And … there’s the connection that “… in the resurrection they (we) neither marry nor are given in marriage, but are like angels in heaven.” (Matthew 22:30) And what kind of bodies can we expect to have then? According to Paul, “There are heavenly bodies and earthly bodies, but the glory of the heavenly is of one kind, and the glory of the earthly is of another. There is one glory of the sun, and another glory of the moon, and another glory of the stars; for star differs from star in glory.” (I Corinthians 15:40-41)

Before we get any deeper into this connecting the dots business, let’s get a grip on what I’m saying. Am I saying that angels and even Jesus Christ are really stars and stars are them and someday we’ll be stars too? Nope. That’s a bit of a stretch.

What I’m saying is this: In the Bible there’s a connection between stars and heavenly beings. Whether it’s a physical or allegorical or spiritual connection, it’s definitely a connection. And if you want to accept God’s Word as true then you can’t ignore that the connection exists.

There’s also a connection between us and the promise God made to Abraham and that promise is counted in the stars.

There’s also a connection between what kind of bodies we will have in the resurrection and the kind of bodies heavenly beings have now.

So what’s my point?

You know how I keep talking about how your purpose and my purpose are woven together into a great tapestry that, as a whole, reflects God’s purpose? Well, even the stars are a part of that tapestry. How many, where they’re placed, the constellations, their relation to the angels of heaven – all of it is according to purpose. And being a part of His purpose, we share in it.

Like the story of our lives and our purpose, the stars tell a story. “The heavens declare the glory of God; the skies proclaim the work of his hands. Day after day they pour forth speech; night after night they display knowledge. There is no speech or language where their voice is not heard. Their voice goes out into all the earth, their words to the ends of the world.” (Psalm 19:1-4)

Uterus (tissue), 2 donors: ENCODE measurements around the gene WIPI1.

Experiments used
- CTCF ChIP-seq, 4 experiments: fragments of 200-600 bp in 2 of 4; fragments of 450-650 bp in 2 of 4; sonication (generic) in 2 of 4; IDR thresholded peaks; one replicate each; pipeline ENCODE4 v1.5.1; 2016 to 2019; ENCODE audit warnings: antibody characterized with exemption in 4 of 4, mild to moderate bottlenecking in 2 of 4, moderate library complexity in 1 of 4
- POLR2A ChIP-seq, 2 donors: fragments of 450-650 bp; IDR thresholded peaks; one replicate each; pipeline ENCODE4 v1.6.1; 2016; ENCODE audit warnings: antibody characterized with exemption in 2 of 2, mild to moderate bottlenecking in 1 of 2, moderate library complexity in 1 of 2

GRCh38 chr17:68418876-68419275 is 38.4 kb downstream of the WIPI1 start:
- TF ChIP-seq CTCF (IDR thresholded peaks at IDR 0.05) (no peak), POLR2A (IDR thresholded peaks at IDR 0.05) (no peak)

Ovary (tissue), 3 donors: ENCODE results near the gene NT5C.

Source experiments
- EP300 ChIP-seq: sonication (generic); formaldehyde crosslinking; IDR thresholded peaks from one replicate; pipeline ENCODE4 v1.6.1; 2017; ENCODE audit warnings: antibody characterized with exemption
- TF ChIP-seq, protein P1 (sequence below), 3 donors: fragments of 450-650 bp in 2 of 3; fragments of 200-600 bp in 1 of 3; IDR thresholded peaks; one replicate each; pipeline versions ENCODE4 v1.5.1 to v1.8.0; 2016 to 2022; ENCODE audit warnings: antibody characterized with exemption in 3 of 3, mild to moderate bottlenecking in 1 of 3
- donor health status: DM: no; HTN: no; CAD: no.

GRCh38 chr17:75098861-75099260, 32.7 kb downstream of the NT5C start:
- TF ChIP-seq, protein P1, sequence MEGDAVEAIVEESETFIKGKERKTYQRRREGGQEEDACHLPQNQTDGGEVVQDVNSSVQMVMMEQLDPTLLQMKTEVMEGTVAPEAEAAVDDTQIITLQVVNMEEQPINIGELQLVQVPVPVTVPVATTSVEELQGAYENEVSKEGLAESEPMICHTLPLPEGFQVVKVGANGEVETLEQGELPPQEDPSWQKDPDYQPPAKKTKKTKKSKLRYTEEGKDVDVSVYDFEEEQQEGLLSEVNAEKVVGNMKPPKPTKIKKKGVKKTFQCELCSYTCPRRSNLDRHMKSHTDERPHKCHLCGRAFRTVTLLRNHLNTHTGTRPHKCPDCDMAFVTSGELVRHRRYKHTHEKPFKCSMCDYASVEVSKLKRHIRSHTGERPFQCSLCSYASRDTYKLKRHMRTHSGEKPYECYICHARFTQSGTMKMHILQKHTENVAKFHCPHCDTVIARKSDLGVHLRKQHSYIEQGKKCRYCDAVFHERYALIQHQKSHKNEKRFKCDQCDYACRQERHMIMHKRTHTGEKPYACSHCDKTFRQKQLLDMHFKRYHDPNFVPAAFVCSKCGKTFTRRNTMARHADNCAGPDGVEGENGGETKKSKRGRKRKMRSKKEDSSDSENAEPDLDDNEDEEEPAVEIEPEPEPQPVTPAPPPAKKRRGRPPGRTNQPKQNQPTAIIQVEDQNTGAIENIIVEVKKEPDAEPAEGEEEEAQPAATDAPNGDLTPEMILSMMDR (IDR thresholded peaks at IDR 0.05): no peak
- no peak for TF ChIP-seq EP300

The story they tell? We’ll get into that next week.

Until then I’ll leave you with the story of another friend of mine. His name is John. And like the John of Revelation, he had an experience of being ‘transported’ in the Spirit beyond this grassy meadow we call earth. According to my friend John, God took him above and beyond this earth, whether in reality, in the Spirit, or in his mind’s eye, I don’t know and he can’t say; but he knows he went and he knows what he saw. God showed him the earth and the planets and the stars – the whole vastness of the universe. You know what God told my friend John? “Do you see this?” “I am not in this universe; it is in Me.”

If what John said God told him is true – that God is so vast the entire universe exists in Him, what could possibly compare with that immensity and power?

Another thing I talk a lot about is perspective. What’s big in your world? What keeps you up at night? Worried about your job? Sweating this month’s house payment? Upset over the tiff you and your spouse had this morning? Worried that your kid isn’t going to make the grade in school?

Step back and look at the stars. Remember Who has a plan for your life. Remember Whose tapestry your future is woven into. If you have a problem too big to handle, put it into His hands; it’s a lot smaller from there.

In Him,

Steve Spillman